The action becomes $$S = \int [p\dot{x} - H] dt$$
That way the equation of motion remains the same
 
@FakeMod one way to interpret it is that it's an old trick to replace a curve with a curve possessing the same properties regarding it's tangent
 
Oh, I see. Now how do we physically relate the multiplier $p$?
@bolbteppa But then using $f(x(s))$ (where $s=f'(x)$) would make more sense, wouldn't it?
 
@FakeMod section 35 and 36 of this discuss it
See the bottom of page 68 where they discuss it, setting the more general discussion up in the previous page or so
 
7:43 PM
@bolbteppa Reading... Thanks :-)
 
the definition of $p$ comes from the EoM again
Consider the EoM for $v$ :
$$\frac{\partial L}{\partial v} - p = 0$$
Then you can see that $p$ is indeed what we usually define it to be
 
Generalized momenta?
 
This does correspond to the more abstract notion of a Legendre transform, but I don't think it's strictly necessary to use it to understand it
 
@Slereah But where did this exactly come from?
 
@FakeMod Well, as I said, the equation of motion
Apply the Euler-Lagrange equation to the rewritten action, and this is what you get
 
7:46 PM
@Slereah Oh, ok. I get it.
 
At its core $p$ is just the Lagrange multiplier we used to make the velocity be equal to some variable
 
Hmmm... I would need some time to wrap my head around it :-) Anyways, thanks a lot for walking me through the derivation :-) Have a good day!
 
Hey all!

Does this mean it's possible to derive the zeroth law of thermodynamics (in this case) as the answer suggests?

https://physics.stackexchange.com/a/558882/150174
 
Basically we just added a lot of variables and shuffled them around so that, if we worked out the EoM, and replaced everything with their proper values, we would get the original Lagrangian equation
 
"This remark enables us to replace the curve $c$ by any other curve which is tangent to it in questions which involve only the tangent to the transformed curve $C$". The derivative of $L$ with respect to $v$, $\partial L/\partial v$, is tangent to the Lagrangian $L$, so we can replace $L$ with an equivalent curve when discussing properties of the tangent to $L$ (i.e. $p = \partial L/\partial v$)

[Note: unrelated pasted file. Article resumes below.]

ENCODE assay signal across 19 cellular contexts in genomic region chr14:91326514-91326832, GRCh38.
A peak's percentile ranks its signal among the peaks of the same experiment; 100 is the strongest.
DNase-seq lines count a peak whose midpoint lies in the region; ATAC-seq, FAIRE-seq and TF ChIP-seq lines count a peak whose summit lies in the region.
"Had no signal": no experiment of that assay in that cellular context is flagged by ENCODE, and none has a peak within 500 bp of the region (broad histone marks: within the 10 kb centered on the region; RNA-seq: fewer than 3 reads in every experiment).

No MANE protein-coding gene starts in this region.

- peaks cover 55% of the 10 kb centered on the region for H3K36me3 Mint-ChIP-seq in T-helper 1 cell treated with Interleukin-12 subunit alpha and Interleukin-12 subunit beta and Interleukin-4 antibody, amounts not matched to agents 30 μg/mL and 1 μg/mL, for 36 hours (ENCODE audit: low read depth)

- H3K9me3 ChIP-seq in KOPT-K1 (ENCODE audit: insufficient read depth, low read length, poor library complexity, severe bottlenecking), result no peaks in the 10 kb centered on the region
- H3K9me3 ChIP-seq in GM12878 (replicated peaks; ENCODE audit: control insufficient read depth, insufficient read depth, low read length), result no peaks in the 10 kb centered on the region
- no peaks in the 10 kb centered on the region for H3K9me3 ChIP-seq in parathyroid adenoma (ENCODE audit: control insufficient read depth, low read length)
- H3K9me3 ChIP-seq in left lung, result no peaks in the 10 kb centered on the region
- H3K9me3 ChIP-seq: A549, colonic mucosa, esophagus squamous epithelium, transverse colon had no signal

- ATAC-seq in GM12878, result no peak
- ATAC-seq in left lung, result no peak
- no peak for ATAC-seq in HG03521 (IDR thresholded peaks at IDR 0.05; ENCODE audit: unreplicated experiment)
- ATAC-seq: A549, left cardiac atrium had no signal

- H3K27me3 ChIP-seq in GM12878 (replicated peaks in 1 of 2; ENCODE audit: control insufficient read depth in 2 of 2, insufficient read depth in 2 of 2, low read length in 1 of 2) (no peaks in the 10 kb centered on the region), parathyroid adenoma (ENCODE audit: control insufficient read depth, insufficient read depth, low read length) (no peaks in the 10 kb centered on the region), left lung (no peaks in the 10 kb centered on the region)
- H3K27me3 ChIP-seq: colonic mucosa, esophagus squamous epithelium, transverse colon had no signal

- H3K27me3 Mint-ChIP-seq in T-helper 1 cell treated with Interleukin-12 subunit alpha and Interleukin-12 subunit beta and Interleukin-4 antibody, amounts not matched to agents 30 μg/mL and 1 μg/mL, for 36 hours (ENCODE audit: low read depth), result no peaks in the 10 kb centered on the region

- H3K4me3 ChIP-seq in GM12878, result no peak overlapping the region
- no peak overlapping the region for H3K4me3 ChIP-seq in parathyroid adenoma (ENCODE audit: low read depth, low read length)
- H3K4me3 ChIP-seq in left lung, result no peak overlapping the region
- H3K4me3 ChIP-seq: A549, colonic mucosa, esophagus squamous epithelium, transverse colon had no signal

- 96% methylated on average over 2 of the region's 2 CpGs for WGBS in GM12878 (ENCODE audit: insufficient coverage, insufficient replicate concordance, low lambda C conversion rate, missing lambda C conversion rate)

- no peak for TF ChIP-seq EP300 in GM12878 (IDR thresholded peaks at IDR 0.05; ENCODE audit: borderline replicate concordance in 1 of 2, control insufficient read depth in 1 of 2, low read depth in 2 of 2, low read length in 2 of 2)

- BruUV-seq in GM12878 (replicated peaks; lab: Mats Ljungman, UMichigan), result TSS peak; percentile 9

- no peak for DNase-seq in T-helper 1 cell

7:51 PM
@bolbteppa Whoa, spooky! I was just reading that line when I saw you post a message in the h bar :-)
 
You can also do the usual classroom demonstration of the Hamilton formalism
"It works, trust me"
 
@Slereah Reminds me of my university days. I wish sooo many things were better explained
 
@Slereah hehe. I would have compromised for that after all, if I didn't get a satisfying explanation
 
Or you could use the proof using the variational bicomplex, I suppose
 
@Slereah what? Wait, nvm, don't explain, I am too scared :P
 
7:56 PM
Simple enough
 
Found a pdf which tries to explain the discussion of the Legendre transforms in this book physics.mcmaster.ca/phys3c03/notes/contact.pdf
 
Is it a big deal to derive the zeroth law of thermodynamics (in any case)? Or am I just thinking something is bigger than it actually is
 
 
2 hours later…
10:05 PM
@Slereah is that supposed to be 'the justification' for $H = pq - L$?
Or is 2.16 saying something else
Amazing how such generality still ends up returning to the concepts people invented nearly 200 years ago:

'canonical pre-$n$-sympectic $n$-$\infty$ jet bundle bordism EULER-LAGRANGE EQUATIONS Yoneda lemma $\mathrm{Hom}$ ambient n-category ...'
 
 
1 hour later…
11:10 PM
111
Q: Announcing a third-party search engine for Math StackExchange.

Wei ZhongApproach0 is a math-aware search engine. “Math-aware” means you can add math expression(s) as some of your keywords to have search engine help you find similar expressions. Check out here: https://approach0.xyz This is my side-project, hopefully it can be useful in some cases to help Math SE use...

This is a good idea
 
11:34 PM
oh that's a nice idea
 
Doesn't seem to search the physics one
 
the mathematicians are always one step ahead